Rags-to-riches Fil-Am mechanic/photographer opens exhibit in La Habra Gallery, Southern California

Lensman Romeo Balboa (middle) holds his granddaughter as he poses with fellow Los Angeles photographers Rudy Autor (left) and Benny Uy (right). Behind them are some of Balboa’s frames that are on display at the La Habra Art Gallery. The exhibit called Flash and Strokes also features the works of visual artist Edwin Tuazon.

ORDINARILY, travel and journey are interchangeable words. But when aiming for subtle shades of meaning, “travel” means a literal movement from one place to another and “journey” refers to a non-physical passage.

So, first let me tell you the story about the travel.

About two dozens photographs of places, animals and landscapes are on display at the La Habra Art Gallery. They were captured on frames by Romeo “Romy” Balboa, who is known here as the friendly neighborhood mechanic and as a gifted lensman.

Balboa accumulated the photographs during years of travels to places such as France, Italy, Tanzania in east Africa, Toledo in Spain and to at least four states in the US.

The colors, moods and appeal were competently encapsulated in Balboa’s frames. I think every one of them would make for a nice wallpaper — perfect to look at when the eyes and mind are exhausted from working the computer.

I want to share them. I want to share my travels. Because I know that not everyone can do it (travel),” explained Balboa, even pointing out the many impediments to travelling such as money, time, legal travel restrictions and as well as physical and mental wellness.

Of course, not everyone can work the lens as good as Balboa does and not everyone could afford to have all the equipment and gadgets that such a level of photography requires.

And most of all, being able to travel almost without legal restrictions is a privilege of an American citizen like him — which brings me to tell the story of Balboa’s journey.

Photography was already a passion for Balboa even when he was still in high school in Angeles City, Pampanga. He recalled repeatedly borrowing a friend’s Olympus camera while learning the curve to his passion.

But photography wasn’t the one that started him to an incredible and successful journey. His skills as an auto mechanic did.

Balboa and a friend were able to get visas to Saipan where they cleaned a patch of land and built a motor shop. Their skills were on demand but the problem was that the people in the neighborhood couldn’t afford to pay them.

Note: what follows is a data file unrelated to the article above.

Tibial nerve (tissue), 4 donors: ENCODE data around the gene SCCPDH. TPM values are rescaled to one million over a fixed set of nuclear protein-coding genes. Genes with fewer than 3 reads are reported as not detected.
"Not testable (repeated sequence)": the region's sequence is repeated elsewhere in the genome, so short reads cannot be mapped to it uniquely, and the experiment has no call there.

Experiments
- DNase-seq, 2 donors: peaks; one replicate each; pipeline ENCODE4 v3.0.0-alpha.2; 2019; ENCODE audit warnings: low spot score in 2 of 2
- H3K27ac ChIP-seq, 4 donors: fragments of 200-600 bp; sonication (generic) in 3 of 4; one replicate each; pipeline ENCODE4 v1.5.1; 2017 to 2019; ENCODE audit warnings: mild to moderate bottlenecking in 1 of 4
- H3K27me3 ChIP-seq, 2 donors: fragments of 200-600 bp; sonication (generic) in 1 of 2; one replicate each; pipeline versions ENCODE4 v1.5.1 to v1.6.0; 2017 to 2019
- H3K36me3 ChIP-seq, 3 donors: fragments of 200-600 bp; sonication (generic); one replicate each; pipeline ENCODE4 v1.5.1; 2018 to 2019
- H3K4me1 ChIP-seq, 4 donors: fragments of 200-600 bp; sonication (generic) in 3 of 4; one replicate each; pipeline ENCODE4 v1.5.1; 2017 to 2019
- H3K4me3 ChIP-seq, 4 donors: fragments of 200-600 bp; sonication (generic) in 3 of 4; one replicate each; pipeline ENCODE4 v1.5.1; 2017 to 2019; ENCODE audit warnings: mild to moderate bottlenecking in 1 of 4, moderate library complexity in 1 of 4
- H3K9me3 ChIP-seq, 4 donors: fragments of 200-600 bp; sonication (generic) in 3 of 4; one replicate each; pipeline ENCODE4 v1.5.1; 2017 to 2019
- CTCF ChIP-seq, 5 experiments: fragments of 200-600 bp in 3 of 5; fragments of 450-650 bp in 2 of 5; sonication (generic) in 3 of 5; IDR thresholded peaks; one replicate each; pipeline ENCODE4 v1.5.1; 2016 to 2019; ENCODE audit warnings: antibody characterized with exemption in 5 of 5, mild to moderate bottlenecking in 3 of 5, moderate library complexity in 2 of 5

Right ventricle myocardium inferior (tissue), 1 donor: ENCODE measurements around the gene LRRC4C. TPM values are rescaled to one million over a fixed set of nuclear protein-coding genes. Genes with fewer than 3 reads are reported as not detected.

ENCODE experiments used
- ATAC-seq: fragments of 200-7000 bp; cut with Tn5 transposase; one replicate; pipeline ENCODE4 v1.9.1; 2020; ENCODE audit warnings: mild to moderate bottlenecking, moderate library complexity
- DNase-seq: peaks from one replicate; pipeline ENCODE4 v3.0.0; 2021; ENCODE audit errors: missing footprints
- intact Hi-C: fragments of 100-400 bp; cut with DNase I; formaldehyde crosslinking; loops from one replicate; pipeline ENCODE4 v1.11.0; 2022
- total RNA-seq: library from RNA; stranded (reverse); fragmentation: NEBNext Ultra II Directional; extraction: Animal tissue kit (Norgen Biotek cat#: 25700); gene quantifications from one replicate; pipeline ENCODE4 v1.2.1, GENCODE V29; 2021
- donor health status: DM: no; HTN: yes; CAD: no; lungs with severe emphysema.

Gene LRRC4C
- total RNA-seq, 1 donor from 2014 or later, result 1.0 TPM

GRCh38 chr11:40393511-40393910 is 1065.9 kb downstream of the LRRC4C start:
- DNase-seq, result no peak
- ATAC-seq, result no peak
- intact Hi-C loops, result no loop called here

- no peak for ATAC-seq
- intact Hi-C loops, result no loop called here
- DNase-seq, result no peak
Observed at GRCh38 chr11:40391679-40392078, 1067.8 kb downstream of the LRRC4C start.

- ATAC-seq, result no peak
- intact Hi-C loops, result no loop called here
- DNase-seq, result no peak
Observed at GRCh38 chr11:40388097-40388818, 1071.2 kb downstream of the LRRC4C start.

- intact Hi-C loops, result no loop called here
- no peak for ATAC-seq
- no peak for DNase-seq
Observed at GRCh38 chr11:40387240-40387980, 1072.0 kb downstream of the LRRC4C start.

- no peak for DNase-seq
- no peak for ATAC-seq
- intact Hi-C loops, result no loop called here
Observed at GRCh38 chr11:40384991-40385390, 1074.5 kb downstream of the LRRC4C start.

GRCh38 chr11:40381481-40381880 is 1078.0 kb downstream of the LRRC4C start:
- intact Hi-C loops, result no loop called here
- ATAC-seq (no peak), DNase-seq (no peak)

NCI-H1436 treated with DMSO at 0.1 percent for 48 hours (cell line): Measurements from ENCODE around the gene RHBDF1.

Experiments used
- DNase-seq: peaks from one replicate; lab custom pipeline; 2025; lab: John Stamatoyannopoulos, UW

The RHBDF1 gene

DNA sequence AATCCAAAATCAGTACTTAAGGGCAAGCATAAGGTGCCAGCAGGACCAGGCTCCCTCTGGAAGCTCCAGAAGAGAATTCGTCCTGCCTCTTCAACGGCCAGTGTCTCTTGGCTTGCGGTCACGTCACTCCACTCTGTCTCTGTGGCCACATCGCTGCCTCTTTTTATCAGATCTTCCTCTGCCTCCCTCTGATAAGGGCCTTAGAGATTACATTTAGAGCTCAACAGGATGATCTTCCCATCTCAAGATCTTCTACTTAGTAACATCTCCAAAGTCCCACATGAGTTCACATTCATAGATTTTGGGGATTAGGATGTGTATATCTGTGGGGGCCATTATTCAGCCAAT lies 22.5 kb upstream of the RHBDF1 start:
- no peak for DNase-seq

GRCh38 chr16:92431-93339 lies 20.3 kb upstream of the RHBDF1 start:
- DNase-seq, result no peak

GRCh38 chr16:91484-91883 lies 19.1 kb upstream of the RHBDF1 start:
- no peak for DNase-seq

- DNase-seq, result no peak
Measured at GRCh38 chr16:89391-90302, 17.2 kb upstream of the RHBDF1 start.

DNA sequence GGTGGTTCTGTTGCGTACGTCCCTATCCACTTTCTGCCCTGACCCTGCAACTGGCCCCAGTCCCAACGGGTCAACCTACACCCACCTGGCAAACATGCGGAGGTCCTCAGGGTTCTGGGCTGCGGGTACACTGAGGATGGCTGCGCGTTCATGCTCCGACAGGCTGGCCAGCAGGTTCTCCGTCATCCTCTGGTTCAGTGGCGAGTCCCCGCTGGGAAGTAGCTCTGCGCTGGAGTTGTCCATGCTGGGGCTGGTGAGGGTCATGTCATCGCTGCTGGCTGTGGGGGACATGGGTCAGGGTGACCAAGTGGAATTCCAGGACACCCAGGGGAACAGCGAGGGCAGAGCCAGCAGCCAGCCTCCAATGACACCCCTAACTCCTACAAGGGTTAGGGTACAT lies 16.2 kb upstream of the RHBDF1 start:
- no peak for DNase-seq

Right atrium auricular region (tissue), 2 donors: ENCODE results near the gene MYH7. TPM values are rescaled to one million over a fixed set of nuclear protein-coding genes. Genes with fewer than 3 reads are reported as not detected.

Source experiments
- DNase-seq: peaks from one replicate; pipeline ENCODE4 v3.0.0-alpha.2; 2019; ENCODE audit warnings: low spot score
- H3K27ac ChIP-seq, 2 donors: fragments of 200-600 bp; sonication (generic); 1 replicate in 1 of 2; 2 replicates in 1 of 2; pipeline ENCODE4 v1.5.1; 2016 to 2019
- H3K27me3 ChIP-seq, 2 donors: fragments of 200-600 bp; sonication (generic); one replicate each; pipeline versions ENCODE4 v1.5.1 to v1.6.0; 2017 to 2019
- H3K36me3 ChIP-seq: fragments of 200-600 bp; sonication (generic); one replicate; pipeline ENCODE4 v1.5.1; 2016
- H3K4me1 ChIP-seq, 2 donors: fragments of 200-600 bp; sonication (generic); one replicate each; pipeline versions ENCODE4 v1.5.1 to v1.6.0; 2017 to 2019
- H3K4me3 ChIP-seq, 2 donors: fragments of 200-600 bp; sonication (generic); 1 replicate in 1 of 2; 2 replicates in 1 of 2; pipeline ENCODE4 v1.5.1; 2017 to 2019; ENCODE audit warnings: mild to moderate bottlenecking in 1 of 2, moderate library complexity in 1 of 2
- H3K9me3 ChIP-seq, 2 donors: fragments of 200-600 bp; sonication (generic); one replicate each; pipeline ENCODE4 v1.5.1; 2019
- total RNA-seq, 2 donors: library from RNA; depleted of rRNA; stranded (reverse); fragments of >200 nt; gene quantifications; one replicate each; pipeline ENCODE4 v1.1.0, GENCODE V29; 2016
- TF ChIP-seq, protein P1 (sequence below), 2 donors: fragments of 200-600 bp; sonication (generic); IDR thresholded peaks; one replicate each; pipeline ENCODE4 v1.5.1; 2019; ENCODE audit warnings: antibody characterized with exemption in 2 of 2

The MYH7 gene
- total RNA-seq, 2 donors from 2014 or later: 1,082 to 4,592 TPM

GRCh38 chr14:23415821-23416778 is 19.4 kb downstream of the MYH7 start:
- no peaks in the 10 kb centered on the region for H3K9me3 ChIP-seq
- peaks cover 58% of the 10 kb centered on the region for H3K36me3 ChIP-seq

They paid us with food. Sabi ko, ‘di kami pwedeng mabuhay na ganito,” Balboa recalled.

So Balboa looked for someone who could actually pay him for his skills. He found Scott Klassen.

Klassen showed Balboa two broken trucks in his yard and challenged the mechanic to show what he got under his sleeves.

After three days, I got one of the trucks running. And he (Klassen) hired me,” Balboa narrated.

The partnership and friendship bloomed until Klassen realized that he had to let Balboa go so the latter could be properly compensated for his skills.

Klassen asked his brother-in-law, David Riddel, who lived in Oregon, in the US, to help Balboa get into the mainland.

Balboa was also able to impress Riddell with his skills and dedication to work. And after a little less than a year, Riddell prodded Balboa to go and “seek greener pasture.”

The mechanic joined his brother in Los Angeles. He worked for a car company for sometime, saved money and built his own motor shop later on.

Today, Balboa owns the building in Wilmington where his motor shop is situated, owns a house in Long Beach and owns a fleet of 20 vehicles.

All of them (cars) running,” Balboa jested.

So there goes Balboa’s journey in a nutshell. How he sees places from behind his lens when he travels around the world, derives a lot on how he got from there to here in a journey called life.

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  1. Pingback: Flash and Strokes Exhibit Opening Reception – LA HABRA ART ASSOCIATION GALLERY

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